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Erik Visits an American Grave, Part 1,214

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This is the grave of Benjamin Shibe.

Born in 1838 in Philadelphia, Shibe grew up poor and lame. He had a bum leg and there wasn’t much anyone could or would do about that in pre-Civil War Philadelphia. He had to wear a steel brace and hobble around. But he got a job on a streetcar, then did a bunch of other jobs. By 1870, he was a conductor on the Philadelphia City Railroad.

At some point in the 1870s, Shibe and his brothers started a company to make balls for various games. Stick and ball games have always been common in human society and there were many of them in the mid to late nineteenth century. What made Shibe famous and rich is that he and his brothers decided to go all in on the new game of baseball and soon became the premier baseball maker in the country, putting out over one million a year by 1883. Baseball would soon become the dominant stick and ball game in the United States and remains so to the present, even if it is not as popular as it once was, having definitely lost the “America’s past time” crown to football. They went into making bats too. In 1889, he and his nephew figured out the basics of the modern baseball, particularly how to best stitch it. His nephew won the patent on that.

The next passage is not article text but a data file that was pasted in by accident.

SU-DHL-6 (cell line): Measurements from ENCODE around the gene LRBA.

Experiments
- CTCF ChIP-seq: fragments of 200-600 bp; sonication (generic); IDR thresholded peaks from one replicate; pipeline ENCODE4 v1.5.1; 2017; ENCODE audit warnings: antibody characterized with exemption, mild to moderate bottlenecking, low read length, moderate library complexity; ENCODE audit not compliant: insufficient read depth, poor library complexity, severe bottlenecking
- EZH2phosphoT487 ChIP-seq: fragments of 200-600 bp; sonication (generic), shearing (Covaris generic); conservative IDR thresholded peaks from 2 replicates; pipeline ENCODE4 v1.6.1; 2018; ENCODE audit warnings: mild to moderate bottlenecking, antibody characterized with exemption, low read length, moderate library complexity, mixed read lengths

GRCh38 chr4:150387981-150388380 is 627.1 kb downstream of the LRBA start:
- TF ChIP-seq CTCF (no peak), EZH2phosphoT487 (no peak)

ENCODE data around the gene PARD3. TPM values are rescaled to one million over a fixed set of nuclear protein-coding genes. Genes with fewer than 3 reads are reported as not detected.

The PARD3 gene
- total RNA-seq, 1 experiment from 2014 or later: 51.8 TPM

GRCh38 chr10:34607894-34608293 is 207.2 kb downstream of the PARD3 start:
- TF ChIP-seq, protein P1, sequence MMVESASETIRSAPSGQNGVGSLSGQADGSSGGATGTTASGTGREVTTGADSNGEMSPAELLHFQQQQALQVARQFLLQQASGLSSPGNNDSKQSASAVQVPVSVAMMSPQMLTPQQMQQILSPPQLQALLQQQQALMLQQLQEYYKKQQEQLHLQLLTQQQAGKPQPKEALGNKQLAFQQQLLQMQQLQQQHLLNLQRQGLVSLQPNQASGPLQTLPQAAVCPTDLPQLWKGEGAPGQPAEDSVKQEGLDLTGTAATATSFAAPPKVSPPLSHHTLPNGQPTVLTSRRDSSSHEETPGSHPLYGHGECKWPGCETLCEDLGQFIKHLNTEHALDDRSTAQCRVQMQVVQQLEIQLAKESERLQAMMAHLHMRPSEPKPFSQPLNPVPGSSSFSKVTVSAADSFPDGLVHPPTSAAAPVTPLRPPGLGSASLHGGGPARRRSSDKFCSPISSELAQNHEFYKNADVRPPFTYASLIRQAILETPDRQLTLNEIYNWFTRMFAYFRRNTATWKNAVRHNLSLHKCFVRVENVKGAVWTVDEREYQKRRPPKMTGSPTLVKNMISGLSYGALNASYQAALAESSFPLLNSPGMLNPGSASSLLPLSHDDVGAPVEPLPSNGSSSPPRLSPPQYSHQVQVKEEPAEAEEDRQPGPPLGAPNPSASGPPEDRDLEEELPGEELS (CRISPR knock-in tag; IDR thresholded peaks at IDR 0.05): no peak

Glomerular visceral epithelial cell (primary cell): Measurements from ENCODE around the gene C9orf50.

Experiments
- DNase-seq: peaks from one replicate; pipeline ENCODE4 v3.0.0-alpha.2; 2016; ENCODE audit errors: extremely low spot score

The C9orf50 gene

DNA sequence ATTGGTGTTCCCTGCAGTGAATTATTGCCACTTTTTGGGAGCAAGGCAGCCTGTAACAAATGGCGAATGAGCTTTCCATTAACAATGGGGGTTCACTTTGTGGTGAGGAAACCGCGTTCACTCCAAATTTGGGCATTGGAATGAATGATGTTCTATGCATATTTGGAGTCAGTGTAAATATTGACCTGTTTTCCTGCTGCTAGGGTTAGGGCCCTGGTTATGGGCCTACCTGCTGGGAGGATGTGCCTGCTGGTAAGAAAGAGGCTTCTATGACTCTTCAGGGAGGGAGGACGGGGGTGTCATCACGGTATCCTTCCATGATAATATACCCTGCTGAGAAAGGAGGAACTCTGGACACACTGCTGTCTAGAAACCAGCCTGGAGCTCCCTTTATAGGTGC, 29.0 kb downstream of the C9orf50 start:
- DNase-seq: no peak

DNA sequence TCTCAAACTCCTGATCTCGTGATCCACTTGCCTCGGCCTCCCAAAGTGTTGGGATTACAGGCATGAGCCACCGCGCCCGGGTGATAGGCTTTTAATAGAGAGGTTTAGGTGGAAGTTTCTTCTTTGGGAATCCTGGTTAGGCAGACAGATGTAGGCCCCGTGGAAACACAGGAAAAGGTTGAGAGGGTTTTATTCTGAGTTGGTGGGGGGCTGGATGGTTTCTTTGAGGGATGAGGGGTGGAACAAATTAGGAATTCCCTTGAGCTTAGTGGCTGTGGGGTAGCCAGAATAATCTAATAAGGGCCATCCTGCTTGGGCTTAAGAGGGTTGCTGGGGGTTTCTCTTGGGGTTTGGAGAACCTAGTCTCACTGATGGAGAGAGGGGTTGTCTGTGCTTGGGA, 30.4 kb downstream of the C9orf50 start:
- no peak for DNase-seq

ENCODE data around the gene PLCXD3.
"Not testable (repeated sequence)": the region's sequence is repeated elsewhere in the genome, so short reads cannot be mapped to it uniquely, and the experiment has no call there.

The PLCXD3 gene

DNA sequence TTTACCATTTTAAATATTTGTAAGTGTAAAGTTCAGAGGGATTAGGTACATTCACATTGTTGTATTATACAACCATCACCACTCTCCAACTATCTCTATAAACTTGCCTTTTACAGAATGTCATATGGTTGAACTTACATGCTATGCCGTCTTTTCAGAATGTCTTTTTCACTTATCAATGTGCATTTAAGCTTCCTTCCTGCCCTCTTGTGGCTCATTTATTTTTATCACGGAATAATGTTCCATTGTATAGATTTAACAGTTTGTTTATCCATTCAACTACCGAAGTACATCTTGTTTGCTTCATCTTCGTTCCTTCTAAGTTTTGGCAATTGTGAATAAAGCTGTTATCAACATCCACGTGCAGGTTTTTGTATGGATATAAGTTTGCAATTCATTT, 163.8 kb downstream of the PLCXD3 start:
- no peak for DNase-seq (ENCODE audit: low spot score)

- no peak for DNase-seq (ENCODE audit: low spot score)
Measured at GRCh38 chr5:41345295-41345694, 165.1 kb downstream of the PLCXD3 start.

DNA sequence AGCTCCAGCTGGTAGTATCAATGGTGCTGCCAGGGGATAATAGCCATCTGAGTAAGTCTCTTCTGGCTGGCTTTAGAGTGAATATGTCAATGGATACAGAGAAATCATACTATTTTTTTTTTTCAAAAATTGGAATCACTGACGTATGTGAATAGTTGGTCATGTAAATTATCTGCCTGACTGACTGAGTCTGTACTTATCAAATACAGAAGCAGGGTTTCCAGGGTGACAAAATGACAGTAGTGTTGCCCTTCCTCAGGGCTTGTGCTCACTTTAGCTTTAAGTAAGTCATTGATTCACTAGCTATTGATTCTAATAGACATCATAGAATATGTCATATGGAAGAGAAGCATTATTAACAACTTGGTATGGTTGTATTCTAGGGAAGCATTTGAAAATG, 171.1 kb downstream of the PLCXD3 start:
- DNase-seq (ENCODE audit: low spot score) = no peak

Well, Shibe was having a good time and making money. He liked sports. Companies started semi-pro teams all the time. So he got in on the action. He started his own team and also invested in the Athletic Club of the American Association. The AA went under, but Shibe’s interest in professional baseball did not. In 1901, the newly formed American League started a team in Philadelphia, under the leadership of Connie Mack. Needing money, Mack turned to Shibe, who was excited to be a part of what would become the Philadelphia Athletics. They ran the club together for the next several years. Although the As are not known for their winning and haven’t been for a very long time (minus the Bash Brothers years and the attempts to compete with the Moneyball stuff), in the early years, the As were a dominant team. Over the next 21 years, the team went to six World Series and won three. If only they had stayed that way instead of serving as a de facto minor league team for the Yankees during the Kansas City days.

Shibe left most of the running of the team to Mack and invested in a new stadium. That was Shibe Park, which at the time of its construction in 1909 was considered far and away the best stadium in the game. It received the kind of accolades that more modern stadiums such as the Skydome and Camden Yards did upon their opening, parks that changed the entire structure of the game. Shibe’s company then went on to contribute to the death of the dead ball era, creating a new ball in 1910 with a cork center that popped more and could lead to longer hits.

In 1920, Shibe was riding in his car when it was struck by another car. He never fully recovered from the this accident and died two years later, in 1922, at the age of 83.

Benjamin Shibe is buried in West Laurel Hill Cemetery, Bala Cynwyd, Pennsylvania.

Surprisingly, Shibe is not in the Baseball Hall of Fame. There aren’t that many owners in there generally, but this feels like a real slight. Anyway, if you want this series to visit other owners or executives who are in the Hall of Fame, you can donate to cover the required expenses here. George Weiss is in New Haven, Connecticut and Warren Giles is in Moline, Illinois. Previous posts in this series are archived here.

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